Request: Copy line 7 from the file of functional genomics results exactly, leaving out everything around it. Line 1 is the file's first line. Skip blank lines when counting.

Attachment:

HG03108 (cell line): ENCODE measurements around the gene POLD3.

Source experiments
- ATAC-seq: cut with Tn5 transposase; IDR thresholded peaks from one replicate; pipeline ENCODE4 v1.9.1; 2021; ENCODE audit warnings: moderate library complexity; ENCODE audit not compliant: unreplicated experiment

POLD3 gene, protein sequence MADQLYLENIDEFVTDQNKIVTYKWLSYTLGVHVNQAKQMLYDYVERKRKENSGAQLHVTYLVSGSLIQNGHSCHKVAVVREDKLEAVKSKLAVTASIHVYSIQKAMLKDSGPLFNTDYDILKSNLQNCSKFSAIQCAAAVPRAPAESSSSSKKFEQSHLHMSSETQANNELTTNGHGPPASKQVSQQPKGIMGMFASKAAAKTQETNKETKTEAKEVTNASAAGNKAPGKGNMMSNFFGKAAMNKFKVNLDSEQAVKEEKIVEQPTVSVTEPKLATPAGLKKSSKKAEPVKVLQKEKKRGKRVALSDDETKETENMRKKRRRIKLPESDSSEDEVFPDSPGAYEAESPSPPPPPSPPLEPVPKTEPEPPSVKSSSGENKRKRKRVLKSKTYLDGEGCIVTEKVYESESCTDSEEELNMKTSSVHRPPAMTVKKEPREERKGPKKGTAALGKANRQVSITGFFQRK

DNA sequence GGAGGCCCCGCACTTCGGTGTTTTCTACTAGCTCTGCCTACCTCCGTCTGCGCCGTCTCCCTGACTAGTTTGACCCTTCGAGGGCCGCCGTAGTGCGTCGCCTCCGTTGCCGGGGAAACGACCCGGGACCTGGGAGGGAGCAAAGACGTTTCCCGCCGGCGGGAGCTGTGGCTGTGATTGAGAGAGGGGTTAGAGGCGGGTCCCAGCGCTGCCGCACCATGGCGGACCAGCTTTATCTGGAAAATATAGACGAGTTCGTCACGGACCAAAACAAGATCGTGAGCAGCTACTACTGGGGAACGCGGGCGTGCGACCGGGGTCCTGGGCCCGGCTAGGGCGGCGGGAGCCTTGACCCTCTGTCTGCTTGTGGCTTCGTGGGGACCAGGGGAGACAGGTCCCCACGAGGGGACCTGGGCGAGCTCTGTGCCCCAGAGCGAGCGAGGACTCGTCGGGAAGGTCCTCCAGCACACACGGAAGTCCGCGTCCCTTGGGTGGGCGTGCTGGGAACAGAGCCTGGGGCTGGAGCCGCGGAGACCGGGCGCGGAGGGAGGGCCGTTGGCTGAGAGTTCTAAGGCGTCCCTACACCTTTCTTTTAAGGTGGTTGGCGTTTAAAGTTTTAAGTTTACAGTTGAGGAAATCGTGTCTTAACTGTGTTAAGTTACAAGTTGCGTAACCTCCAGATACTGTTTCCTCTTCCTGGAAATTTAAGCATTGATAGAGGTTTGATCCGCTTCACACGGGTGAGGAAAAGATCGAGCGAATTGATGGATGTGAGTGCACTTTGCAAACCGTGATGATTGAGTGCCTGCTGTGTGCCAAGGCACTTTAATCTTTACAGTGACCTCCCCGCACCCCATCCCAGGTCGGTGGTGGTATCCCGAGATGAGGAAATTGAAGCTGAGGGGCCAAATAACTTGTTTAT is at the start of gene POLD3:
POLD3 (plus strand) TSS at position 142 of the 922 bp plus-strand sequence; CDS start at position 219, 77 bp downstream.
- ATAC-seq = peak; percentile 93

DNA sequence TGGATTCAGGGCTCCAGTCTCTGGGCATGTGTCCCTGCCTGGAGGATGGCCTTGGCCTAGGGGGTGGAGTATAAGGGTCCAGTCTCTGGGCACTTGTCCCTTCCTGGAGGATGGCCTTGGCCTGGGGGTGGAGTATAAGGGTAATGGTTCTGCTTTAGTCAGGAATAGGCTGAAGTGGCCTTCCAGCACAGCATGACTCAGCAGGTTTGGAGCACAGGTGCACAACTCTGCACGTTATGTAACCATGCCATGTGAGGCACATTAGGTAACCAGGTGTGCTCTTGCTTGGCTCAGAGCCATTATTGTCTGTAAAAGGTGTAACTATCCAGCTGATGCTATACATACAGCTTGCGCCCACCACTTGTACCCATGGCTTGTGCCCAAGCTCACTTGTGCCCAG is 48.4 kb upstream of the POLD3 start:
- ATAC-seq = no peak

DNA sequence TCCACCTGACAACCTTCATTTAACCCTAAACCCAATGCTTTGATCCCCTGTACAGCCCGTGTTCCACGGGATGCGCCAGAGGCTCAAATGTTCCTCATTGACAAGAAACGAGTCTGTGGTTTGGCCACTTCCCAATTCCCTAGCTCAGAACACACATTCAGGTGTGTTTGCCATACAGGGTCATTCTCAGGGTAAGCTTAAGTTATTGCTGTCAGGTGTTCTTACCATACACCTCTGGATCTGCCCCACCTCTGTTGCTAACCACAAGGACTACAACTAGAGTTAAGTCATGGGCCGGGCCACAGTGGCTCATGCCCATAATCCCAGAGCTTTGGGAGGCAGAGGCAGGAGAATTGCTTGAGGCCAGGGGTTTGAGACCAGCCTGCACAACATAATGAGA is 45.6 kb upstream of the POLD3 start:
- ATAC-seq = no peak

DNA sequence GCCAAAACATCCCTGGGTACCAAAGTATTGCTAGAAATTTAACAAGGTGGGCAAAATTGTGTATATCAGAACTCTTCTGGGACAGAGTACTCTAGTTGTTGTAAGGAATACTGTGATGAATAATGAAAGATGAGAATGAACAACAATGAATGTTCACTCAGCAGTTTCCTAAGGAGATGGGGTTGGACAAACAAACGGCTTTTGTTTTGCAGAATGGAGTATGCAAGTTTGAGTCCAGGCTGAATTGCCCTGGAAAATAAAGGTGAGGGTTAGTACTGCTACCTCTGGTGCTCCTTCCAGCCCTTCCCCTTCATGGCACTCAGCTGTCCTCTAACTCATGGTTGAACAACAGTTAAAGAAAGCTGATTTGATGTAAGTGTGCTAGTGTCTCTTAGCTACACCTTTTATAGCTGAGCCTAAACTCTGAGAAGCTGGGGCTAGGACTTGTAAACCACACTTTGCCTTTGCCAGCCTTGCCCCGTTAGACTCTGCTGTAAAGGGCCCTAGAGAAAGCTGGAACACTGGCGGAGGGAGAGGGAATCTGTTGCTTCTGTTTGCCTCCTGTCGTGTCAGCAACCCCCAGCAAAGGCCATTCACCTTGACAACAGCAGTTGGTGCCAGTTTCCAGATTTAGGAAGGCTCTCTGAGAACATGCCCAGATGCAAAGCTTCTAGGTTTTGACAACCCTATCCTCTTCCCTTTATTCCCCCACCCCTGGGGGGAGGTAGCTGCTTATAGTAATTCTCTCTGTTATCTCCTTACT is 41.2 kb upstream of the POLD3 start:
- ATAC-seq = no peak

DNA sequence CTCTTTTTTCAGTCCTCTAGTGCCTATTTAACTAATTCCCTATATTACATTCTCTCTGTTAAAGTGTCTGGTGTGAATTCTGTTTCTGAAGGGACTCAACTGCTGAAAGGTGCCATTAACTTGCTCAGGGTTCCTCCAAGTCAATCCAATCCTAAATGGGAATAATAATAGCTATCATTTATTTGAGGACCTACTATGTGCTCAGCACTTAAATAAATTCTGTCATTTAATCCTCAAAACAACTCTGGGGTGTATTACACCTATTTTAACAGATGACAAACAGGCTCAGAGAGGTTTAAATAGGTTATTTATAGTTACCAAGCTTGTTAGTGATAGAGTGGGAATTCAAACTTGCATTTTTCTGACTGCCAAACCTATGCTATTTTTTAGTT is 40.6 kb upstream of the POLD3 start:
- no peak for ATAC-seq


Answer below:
- ATAC-seq = peak; percentile 93